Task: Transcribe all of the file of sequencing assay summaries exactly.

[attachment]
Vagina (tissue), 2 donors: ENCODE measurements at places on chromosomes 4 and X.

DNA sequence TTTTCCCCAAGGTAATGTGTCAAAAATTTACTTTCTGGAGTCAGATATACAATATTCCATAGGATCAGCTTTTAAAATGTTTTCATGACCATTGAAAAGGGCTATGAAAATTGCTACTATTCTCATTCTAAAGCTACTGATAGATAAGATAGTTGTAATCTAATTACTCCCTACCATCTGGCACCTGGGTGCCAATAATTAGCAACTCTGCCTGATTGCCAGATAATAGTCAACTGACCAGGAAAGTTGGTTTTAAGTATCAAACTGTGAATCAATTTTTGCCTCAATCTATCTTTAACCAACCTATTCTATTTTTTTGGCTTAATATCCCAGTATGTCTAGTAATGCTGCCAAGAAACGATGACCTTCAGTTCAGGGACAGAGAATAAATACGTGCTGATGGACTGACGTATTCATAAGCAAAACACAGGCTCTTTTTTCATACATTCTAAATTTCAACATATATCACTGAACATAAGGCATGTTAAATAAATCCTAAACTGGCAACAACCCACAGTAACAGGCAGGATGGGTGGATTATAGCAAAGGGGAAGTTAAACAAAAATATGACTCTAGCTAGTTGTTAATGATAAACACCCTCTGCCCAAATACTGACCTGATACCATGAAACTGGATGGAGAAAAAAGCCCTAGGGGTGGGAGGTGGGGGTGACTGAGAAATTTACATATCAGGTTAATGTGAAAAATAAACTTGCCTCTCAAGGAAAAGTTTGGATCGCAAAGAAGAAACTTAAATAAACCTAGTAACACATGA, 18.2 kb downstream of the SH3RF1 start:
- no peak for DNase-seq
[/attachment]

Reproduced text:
Vagina (tissue), 2 donors: ENCODE measurements at places on chromosomes 4 and X.

DNA sequence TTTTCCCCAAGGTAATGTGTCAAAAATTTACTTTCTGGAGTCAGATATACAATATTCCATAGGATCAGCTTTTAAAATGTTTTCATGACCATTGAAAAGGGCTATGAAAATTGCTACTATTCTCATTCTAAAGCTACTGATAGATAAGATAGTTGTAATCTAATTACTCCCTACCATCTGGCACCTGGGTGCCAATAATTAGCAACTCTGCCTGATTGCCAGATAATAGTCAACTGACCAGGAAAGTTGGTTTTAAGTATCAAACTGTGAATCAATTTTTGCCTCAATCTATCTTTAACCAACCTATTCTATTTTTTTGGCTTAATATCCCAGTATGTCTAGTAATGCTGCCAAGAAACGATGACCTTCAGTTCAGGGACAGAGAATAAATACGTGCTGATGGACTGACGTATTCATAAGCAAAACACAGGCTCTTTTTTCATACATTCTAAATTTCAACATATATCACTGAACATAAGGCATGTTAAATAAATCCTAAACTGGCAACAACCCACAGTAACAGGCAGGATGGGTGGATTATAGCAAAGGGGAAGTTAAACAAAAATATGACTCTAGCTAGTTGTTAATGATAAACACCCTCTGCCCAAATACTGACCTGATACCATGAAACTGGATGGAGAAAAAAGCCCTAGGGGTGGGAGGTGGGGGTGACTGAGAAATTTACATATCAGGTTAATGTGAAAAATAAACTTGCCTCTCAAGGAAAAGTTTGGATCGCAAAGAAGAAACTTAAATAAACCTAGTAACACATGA, 18.2 kb downstream of the SH3RF1 start:
- no peak for DNase-seq